Think of thread and you usually think of lace and doilies and fancy delicate stuff. Traditionally, #10 cotton was used for heavy-duty stuff like bedspreads and potholders. Patterns for tablecloths often called for #20 thread, and you wouldn't waste your energy making fine lace and doilies out of anything chunkier than #30 thread.
A lot of patterns are very fancy, but I like fairly simple concepts -- they can feel like walking a labyrinth. Simple patterns (I do a lot with the basic granny square stitch) can have interesting optical effects.
At one point, I wondered if the number of loose ends on a small-scale motif project would drive me nuts:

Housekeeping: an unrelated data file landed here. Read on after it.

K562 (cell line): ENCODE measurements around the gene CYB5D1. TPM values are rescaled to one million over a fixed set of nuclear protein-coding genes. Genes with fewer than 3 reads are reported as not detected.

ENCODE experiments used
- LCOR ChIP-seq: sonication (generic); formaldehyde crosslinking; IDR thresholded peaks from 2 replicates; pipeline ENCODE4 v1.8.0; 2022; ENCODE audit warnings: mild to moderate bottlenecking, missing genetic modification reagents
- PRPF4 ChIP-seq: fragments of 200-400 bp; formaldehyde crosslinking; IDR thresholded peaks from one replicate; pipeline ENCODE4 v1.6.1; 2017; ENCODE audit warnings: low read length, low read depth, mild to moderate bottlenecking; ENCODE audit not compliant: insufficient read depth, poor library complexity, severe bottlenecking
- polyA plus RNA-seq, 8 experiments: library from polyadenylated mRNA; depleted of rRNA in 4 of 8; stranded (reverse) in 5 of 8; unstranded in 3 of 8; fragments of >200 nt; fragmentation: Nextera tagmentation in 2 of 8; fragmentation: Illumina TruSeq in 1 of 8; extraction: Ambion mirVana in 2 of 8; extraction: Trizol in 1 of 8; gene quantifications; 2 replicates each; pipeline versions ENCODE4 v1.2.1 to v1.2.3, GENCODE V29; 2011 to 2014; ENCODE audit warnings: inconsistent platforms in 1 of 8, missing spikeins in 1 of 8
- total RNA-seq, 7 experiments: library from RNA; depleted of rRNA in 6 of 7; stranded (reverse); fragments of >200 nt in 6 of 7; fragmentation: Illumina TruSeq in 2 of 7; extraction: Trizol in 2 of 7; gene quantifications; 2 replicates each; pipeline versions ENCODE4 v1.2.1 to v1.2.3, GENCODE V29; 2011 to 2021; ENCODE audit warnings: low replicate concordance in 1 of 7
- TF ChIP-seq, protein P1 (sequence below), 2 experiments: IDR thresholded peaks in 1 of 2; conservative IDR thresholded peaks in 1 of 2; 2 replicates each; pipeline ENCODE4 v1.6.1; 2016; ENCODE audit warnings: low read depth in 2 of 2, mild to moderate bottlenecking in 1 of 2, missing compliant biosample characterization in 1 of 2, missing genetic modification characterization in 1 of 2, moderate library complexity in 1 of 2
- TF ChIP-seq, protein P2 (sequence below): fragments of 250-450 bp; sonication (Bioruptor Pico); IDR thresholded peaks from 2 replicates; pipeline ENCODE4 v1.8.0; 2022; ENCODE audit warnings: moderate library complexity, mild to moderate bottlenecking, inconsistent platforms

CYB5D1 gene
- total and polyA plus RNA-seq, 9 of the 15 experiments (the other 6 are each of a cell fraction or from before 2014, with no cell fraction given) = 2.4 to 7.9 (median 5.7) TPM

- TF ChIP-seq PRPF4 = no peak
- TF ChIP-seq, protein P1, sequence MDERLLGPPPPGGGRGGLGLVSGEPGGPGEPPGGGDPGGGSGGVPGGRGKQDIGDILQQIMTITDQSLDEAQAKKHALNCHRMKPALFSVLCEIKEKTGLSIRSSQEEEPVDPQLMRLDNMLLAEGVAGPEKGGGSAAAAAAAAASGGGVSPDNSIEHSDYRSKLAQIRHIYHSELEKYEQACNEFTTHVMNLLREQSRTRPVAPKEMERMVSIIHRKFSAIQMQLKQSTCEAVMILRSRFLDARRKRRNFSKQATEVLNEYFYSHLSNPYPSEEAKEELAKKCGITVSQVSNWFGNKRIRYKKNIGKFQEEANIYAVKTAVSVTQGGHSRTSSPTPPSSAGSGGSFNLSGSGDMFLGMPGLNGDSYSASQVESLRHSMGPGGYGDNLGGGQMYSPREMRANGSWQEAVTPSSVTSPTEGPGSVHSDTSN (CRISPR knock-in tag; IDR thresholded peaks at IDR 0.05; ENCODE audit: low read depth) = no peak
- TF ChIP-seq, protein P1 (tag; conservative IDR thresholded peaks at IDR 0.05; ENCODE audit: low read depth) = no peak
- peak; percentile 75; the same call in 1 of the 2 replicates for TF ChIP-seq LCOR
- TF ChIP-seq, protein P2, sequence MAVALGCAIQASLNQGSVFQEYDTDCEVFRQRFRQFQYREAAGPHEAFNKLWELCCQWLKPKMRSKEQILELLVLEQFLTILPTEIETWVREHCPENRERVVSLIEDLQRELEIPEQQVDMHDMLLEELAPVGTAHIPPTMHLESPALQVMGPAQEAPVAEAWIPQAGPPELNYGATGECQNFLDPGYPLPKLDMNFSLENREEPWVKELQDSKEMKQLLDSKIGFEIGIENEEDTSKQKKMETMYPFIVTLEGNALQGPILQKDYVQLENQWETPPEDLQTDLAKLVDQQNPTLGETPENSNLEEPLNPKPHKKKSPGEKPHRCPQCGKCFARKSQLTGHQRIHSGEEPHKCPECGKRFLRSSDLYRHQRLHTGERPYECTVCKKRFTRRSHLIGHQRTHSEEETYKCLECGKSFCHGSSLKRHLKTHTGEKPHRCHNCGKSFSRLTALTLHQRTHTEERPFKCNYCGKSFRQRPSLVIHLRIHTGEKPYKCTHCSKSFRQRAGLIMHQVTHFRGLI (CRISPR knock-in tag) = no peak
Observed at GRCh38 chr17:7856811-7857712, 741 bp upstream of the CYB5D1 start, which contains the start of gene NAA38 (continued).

Using the same thread, I could see the difference in gauge for different hooks on the same pattern:
I use it to try out new ideas, make prototypes, with a yarn that is small enough to be a purse project, and remarkably inexpensive. And since it is such an underrated material, you can get it even cheaper at the thrift store.
On top of that, because it is cotton thread, it isn’t fuzzy like a yarn, and it doesn’t split easily (unless you are using a hook that is too small). Having one sample of a motif can take the place of remembering where the written pattern is. ￼
It works with knitting, too. This is #10 thread in knitted seed stitch on #6 / 4mm needles. I really like how it turned out and am considering it for a window covering, like a sheer. It looked a bit more clunky in the double crochet portion (to the right), stitched with a 4mm hook.